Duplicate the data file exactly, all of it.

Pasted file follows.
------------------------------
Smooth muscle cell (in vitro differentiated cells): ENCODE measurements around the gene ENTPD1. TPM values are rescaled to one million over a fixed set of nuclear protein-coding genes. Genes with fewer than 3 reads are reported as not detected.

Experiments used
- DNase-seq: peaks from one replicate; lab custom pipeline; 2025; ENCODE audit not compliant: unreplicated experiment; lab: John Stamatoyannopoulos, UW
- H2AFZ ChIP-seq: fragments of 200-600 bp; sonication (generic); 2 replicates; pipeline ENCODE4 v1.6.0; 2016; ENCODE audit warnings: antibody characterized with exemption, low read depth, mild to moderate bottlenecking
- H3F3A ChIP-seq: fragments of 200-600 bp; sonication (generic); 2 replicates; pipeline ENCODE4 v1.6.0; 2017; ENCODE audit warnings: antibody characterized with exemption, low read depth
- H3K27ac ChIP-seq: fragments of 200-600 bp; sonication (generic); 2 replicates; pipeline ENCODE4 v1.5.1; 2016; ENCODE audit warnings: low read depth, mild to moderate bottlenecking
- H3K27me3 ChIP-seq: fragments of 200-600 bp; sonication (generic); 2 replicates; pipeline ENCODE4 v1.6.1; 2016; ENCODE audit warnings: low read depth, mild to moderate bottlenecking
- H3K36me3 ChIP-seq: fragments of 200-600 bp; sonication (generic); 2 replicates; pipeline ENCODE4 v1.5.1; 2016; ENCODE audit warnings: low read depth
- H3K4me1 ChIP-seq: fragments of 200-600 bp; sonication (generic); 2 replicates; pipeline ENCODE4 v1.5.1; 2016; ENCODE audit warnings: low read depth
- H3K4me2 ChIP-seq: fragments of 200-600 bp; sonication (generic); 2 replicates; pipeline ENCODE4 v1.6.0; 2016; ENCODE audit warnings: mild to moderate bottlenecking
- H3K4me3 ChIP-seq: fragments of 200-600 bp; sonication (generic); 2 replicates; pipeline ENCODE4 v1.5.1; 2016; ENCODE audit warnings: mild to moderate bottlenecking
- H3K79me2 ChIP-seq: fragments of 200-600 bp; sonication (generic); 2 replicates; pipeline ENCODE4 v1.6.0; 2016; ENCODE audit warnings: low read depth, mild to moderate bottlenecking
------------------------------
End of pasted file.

Smooth muscle cell (in vitro differentiated cells): ENCODE measurements around the gene ENTPD1. TPM values are rescaled to one million over a fixed set of nuclear protein-coding genes. Genes with fewer than 3 reads are reported as not detected.

Experiments used
- DNase-seq: peaks from one replicate; lab custom pipeline; 2025; ENCODE audit not compliant: unreplicated experiment; lab: John Stamatoyannopoulos, UW
- H2AFZ ChIP-seq: fragments of 200-600 bp; sonication (generic); 2 replicates; pipeline ENCODE4 v1.6.0; 2016; ENCODE audit warnings: antibody characterized with exemption, low read depth, mild to moderate bottlenecking
- H3F3A ChIP-seq: fragments of 200-600 bp; sonication (generic); 2 replicates; pipeline ENCODE4 v1.6.0; 2017; ENCODE audit warnings: antibody characterized with exemption, low read depth
- H3K27ac ChIP-seq: fragments of 200-600 bp; sonication (generic); 2 replicates; pipeline ENCODE4 v1.5.1; 2016; ENCODE audit warnings: low read depth, mild to moderate bottlenecking
- H3K27me3 ChIP-seq: fragments of 200-600 bp; sonication (generic); 2 replicates; pipeline ENCODE4 v1.6.1; 2016; ENCODE audit warnings: low read depth, mild to moderate bottlenecking
- H3K36me3 ChIP-seq: fragments of 200-600 bp; sonication (generic); 2 replicates; pipeline ENCODE4 v1.5.1; 2016; ENCODE audit warnings: low read depth
- H3K4me1 ChIP-seq: fragments of 200-600 bp; sonication (generic); 2 replicates; pipeline ENCODE4 v1.5.1; 2016; ENCODE audit warnings: low read depth
- H3K4me2 ChIP-seq: fragments of 200-600 bp; sonication (generic); 2 replicates; pipeline ENCODE4 v1.6.0; 2016; ENCODE audit warnings: mild to moderate bottlenecking
- H3K4me3 ChIP-seq: fragments of 200-600 bp; sonication (generic); 2 replicates; pipeline ENCODE4 v1.5.1; 2016; ENCODE audit warnings: mild to moderate bottlenecking
- H3K79me2 ChIP-seq: fragments of 200-600 bp; sonication (generic); 2 replicates; pipeline ENCODE4 v1.6.0; 2016; ENCODE audit warnings: low read depth, mild to moderate bottlenecking